1 April 2007.

I was in two minds on Friday — drink the whole bottle myself, or put it back on our wine rack. That damn SADC communique was the just about the worst bit of pure African politics I have ever seen. They covered all the bases. Robert Mugabe was “democratically elected in free and fair elections in 2002”! “The international community should lift sanctions and allow the recovery of the Zimbabwe economy”, South African President Mbeki is to “oversee the initiation of dialogue between the MDC and Zanu PF so as to get the process of reform and reconstruction underway”.

We expected that the leaders of the region would never criticise Mugabe in public. Behind closed doors we understand they gave it to him with both barrels — “he was endangering their own progress”, he had to “deal with the crisis or retire”, and “this situation could not be allowed to drift for any longer”.

In the final communique there was at least one major new development — the last time they had met they had asked Mkapa — the former president of Tanzania and a personal friend of Mugabe to mediate, they had specifically said that the mediation should be between Zimbabwe and Britain. At least this time, they recognised that the crisis was home-grown and that the resolution lay in domestic dialogue. I guess that is a step forward, it was also the first time that they had formally acknowledged the key role of the MDC in any resolution of the crisis.

I understand that they made two specific demands of Mugabe — either retire in March and allow new leadership to step up to the plate, or start the process of reform yourself and get Zimbabwe back on track. It is Mbeki’s role to make sure that he does one or both.

Mugabe did not lose any time in giving regional leaders and Mbeki a clear view of his intentions. He came home and using his considerable resources and the support of the security machinery here, he brushed aside the internal challenge he has been grappling with inside Zanu PF and simply got himself nominated as the presidential candidate in the March 2008 elections.

He then also forced a resolution to the effect that the party would increase the number of seats in the Parliament, elect the Senate under a system of proportional representation, and hold elections for Parliament and all local urban councils at the same time.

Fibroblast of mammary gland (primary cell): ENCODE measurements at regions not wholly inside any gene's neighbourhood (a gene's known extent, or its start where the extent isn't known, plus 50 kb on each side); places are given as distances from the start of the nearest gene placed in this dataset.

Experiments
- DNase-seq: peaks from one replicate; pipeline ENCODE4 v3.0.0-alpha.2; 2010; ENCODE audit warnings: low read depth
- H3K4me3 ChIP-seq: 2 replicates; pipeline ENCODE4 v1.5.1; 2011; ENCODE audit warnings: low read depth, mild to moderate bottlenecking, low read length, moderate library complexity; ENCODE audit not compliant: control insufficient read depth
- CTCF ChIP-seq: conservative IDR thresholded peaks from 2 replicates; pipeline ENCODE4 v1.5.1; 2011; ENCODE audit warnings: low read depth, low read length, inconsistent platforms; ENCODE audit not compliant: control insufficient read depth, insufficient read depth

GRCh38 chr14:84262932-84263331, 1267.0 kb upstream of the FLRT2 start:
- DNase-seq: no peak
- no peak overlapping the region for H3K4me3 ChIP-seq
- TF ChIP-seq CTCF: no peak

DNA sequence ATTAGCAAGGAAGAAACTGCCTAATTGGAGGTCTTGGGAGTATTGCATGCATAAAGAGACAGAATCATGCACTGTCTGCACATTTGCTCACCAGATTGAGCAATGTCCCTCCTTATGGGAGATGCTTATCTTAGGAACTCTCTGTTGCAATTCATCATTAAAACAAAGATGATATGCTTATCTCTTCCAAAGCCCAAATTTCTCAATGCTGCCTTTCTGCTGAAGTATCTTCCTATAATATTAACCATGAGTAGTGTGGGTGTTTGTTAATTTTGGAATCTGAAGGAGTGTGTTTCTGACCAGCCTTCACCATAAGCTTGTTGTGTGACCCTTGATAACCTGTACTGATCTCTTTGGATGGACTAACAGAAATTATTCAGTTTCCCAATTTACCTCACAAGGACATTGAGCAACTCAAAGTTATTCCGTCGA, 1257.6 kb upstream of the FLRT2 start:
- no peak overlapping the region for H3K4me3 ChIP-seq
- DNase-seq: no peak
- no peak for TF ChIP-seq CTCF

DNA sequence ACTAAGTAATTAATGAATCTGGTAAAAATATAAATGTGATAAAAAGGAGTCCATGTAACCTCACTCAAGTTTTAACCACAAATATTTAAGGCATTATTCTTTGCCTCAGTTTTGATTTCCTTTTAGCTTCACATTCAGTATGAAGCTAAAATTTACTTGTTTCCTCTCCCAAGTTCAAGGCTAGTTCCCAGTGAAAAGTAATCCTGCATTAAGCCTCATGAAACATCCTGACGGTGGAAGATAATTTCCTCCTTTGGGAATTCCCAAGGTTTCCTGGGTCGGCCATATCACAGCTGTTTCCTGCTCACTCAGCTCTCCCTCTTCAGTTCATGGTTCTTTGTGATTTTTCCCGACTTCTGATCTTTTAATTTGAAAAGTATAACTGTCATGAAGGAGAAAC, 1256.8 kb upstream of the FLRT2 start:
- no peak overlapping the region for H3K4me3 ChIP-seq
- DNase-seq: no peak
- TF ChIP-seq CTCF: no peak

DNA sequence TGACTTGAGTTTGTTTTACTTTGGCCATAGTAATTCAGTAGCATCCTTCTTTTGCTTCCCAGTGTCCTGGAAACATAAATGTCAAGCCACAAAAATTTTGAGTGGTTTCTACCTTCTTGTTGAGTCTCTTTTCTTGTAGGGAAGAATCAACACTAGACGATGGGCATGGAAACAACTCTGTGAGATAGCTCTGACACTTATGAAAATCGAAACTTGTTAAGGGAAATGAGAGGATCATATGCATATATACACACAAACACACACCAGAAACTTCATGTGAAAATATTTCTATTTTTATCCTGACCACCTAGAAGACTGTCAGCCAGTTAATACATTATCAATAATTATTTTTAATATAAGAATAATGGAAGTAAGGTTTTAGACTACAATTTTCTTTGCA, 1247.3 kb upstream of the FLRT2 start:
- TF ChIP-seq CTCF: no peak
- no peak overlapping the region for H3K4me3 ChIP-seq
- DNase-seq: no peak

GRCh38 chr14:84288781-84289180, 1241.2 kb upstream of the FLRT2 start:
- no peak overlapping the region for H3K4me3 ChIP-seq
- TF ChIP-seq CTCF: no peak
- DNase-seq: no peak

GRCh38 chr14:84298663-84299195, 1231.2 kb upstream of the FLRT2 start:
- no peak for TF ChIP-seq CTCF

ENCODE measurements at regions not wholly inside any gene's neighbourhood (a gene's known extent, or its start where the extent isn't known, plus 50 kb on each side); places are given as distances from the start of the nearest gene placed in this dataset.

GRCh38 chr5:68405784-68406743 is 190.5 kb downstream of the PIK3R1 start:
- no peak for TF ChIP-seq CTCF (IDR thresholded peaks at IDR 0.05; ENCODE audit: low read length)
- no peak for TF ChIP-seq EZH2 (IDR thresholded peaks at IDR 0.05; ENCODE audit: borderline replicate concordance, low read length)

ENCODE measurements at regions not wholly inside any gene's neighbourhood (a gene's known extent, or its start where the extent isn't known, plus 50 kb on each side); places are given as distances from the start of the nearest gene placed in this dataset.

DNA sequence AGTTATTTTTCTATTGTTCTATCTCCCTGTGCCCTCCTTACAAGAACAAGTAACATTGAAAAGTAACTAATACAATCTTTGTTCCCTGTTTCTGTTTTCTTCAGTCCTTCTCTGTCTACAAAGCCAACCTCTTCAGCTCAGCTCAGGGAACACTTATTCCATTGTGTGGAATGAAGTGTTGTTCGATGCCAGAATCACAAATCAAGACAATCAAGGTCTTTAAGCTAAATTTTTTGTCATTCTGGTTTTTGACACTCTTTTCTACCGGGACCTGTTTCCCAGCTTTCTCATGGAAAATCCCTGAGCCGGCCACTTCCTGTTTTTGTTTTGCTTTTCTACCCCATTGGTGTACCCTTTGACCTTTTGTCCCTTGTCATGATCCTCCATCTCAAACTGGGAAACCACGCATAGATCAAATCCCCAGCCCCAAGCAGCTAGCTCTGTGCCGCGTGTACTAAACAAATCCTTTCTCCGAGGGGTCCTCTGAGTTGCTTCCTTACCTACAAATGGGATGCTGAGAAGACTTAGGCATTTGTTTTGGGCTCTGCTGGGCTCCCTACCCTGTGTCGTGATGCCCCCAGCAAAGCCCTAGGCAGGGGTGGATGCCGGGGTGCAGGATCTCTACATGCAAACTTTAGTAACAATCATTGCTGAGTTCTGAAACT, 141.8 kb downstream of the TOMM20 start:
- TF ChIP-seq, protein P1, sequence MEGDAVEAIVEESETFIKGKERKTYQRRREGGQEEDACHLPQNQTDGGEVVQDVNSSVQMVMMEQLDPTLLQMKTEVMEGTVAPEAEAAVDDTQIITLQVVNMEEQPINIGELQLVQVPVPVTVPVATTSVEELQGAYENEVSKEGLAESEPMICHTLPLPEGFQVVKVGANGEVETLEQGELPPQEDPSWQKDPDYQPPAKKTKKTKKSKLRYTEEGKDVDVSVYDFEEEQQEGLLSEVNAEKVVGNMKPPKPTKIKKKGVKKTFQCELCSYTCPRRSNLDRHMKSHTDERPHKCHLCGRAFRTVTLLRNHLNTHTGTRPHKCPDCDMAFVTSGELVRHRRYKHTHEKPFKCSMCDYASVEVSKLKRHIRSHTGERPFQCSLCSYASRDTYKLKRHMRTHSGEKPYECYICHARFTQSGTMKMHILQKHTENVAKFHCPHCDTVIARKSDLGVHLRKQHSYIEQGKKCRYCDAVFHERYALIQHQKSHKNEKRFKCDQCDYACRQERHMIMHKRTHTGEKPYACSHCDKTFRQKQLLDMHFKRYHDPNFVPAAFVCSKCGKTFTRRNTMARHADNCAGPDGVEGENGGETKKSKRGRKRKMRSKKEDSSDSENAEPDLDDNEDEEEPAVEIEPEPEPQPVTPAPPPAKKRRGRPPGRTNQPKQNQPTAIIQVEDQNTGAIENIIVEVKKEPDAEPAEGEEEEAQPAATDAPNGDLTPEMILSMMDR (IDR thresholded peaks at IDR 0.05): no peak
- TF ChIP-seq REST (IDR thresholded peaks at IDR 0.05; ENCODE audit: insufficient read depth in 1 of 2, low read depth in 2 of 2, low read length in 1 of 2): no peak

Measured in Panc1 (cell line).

His assumption in all of this is that he will be allowed to hold the elections under the same system that delivered “victory” to Zanu PF in 2002 and 2005. Just to give emphasis to his disdain for the SADC leaders and Mbeki in particular, he intensified the crackdown on the MDC — sending in his thugs to carry out about Z$40 million worth of damage to the MDC head office and taking another 50 MDC people into custody — raising to at least 200 the number of MDC leaders taken into detention in the past 10 days. There was no attempt to follow proper legal procedures — it was just pure thuggery and vandalism, carried out in broad daylight.

Hate speech invoking the history of Zanu PF as a liberation movement and his own personal vendetta against all his perceived opponents, promising more violence and even death if anyone dared to stand against him, poured out of his mouth.

The MDC National Executive met on Saturday and after we had cleaned up the boardroom after the police vandals had been through the building, we opened with prayer and a minute’s silence in remembrance of those who had died in the past two weeks and those injured and disappeared. Then we went on the deliberate on what to do next.

We resolved not to respond to violence with violence in any form, we further decided that we would prepare to contest every seat, every city council ward and Mayoral post in the country when the elections were held in March next year. However, we also decided that unless there were radical and far-reaching changes in the whole electoral environment and system, we would simply boycott the whole exercise as a waste of time. Zanu can run unopposed in another sham of an election.

We also resolved not to let up on our campaign to maintain pressure on the Mugabe regime and that this coming week, we would not only support the call by the ZCTU for a two-day national strike, we would instruct all our supporters and members to participate fully in the strike action. Silent cities speak loudest.

We welcomed the SADC resolutions despite their obvious shortcomings and accepted that the appointment of President Mbeki as the point man of the SADC on Zimbabwe crisis could signal the start of a new initiative.

Peter Fray

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